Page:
because with penalties and taxes, he says it is the equivalent to borrowing money at 30 or 40% to pay down debt. If he has ever recommended cashing it in, I have never heard it or for what reason.
When I left my last job, I was fully vested and rolled over about $22K
I had a 401K plan which they contributed to. Since I was there over 5 years, I was fully vested. I have the option to either roll it over into an IRA or cash out. If I cash out, 20% will be deducted for federal tax and 5% for state tax, plus I’ll have to pay a 10% penalty when tax time comes. So I am trying to decide what to do. We could use the cash right now to finish up some projects or put towards debt, but I am not sure if it’s worth it. The amount of the plan was not a huge amount, but still significant – about $1700.
Any thoughts on what Dave would recommend or what you all would do?
I bought some supplies to extend an existing circuit in my basement, and run a totally new one. I also made a full map of what circuits on my breaker box route to which lights and outlets. So know I know which circuits are barely used and can be added to…
Zero based budget items I include other than the basic 4 walls, and payments to the cc.
Feed for the critters—average out the year and then add a few bucks so you aren’t stuck with hitting your emergency fund for hay next year.
Medical, for us== co-pays, rx’s and such
Regular vet visits,– vaccinations, specialty feed etc.
Car insurance—we pay by the 6 months it’s a lot cheaper that way
Sinking Funds: I have a cap set on each of these for the balance I want to achieve
Emergency vet visits
Eye glass/dental fund
Travel—it’s a no-no, but we do it anyway and it’s the last one funded
Farm equipment replace/repair/build
And when we were still adding animals I had a “bird fund” as well—that was for new birds and equipment.
Plus any annual dues we had.
So sorry about Agatha, that explains why I didn’t hear from you yesterday. You know she knew she was loved and at least she had got to come home to see her “Mama” before she passed. That was a very good thing.
Now working on the zero based budget. I wasn’t as focused as I should have been on either house cleaning or the budget since I lost Agatha on Sunday (Agatha was a 10 year old Icelandic Sheep who had been blind for the past 3 years) – she got chilled in the rain about 2 weeks ago and just never regained ground even though I did treat with antibiotics and supportive care etc. I’m grateful her passing was peaceful, no signs of struggle so I know she passed gently and is now running in verdant fields with clear eyes and back to her stately self. She was the Grande Dame of my flock. Her final resting place will be between two of the 3 big pecan trees in the front of the property which are always cool and shady in the heat of the summer.
and stayed home snuggled up near the first fires in the fireplace of the winter. It got down right nippy here in ok the last few days and I’m told more is headed our way. Luckily the company brought ds in from the field for this next two weeks or he’d be climbing a gas plant right now in the El Reno, OK area, which is where the snow and ice hit. The company, as I have said before, is very family based and they decided—before the bad weather notices—that ds should be home for Thanksgiving week and his birthday week the next week. Then the bad weather notices hit and they had him go ahead and turn in his rental car too, saying if it gets real bad in December they won’t be sending him back until it clears up.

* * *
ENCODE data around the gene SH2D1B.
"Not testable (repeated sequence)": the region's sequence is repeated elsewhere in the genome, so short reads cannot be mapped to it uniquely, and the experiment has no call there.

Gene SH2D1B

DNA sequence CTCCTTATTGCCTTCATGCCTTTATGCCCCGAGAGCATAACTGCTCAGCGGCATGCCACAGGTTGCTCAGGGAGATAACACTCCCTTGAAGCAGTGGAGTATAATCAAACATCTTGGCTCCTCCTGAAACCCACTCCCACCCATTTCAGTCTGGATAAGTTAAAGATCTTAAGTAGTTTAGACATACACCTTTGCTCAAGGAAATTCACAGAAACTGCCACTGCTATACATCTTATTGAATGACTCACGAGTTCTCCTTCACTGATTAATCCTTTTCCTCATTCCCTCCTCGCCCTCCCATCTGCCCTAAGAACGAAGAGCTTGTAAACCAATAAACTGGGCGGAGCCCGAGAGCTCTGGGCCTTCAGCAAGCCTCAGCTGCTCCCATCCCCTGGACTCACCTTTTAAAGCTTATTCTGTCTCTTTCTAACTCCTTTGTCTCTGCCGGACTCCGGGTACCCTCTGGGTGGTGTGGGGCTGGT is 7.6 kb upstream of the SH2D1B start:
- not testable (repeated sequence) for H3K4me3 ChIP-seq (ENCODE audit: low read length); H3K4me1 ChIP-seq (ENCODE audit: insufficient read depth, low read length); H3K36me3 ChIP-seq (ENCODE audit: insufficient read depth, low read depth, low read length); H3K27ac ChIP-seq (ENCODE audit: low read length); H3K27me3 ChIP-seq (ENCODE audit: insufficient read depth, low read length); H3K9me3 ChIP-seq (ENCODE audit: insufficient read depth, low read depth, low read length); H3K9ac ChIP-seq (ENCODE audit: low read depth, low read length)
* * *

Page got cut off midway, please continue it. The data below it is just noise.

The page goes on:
They also agreed to purchase him a fire resistant parka for when he goes back. Thank goodness, his blue Smurf suit isn’t very warm! He had been wearing so many layers under it he looked like Charlie Brown all bundled up to go out in the snow.
Both men got in about 10 hours each overtime again last week, I think Best Buy is doomed within the next 2-3 weeks. But no guarantees right now.
Dh got the Christmas tree out for putting up this coming weekend and checked the lights to find out the power surge we had last winter burned out ALL of the bulbs on the strings. So new cheap lights were purchased. So we are all ready to decorate this coming weekend.
I’m still plugging along cleaning and culling as I go. Finished up our third week of super cheap meals for dh and I while ds was gone. So that helped the budget greatly.
So basically this week was same old, same old.
I have cards, none with a yearly or monthly fee. Have no fee on my checking account either. Asked when I opened a savings account if there was a fee and if I maintain a certain amount there isn’t, make sure I never go under that. I know I don’t follow all the rules all of you do but do avoid those fees like the plague so if Jan or anyone else can tell you how to get rid of them, do it.
One thing can never understand, hear so many financial advisors tell you to go with credit union instead of bank. I belong to a credit union but don’t do much with them, at least at mine their fees are not better.
in the interest disclosure it will simply say something about the average daily balance and that amount, once it is added in is part of your average daily balance.
And why are you worried about a credit score? Read the book. Keeping the account open and paying them $99 a year for something you will probably never need is ridiculous. You have 30 days to protest the fee and if they just started adding it then they can’t keep charging you. Call them and close the sucker.
– and I didn’t (and don’t, upon review) see any mention made that the annual fee is included in the interest calculation. Which is why I’m growling about it.
They keep charging the fee even if the account is closed. At least, that’s what their disclosure says. How does it affect your credit score if you close it?
I had chicken soup last night – feel like grilled cheese snackwiches with green tomatoes – if I can find any!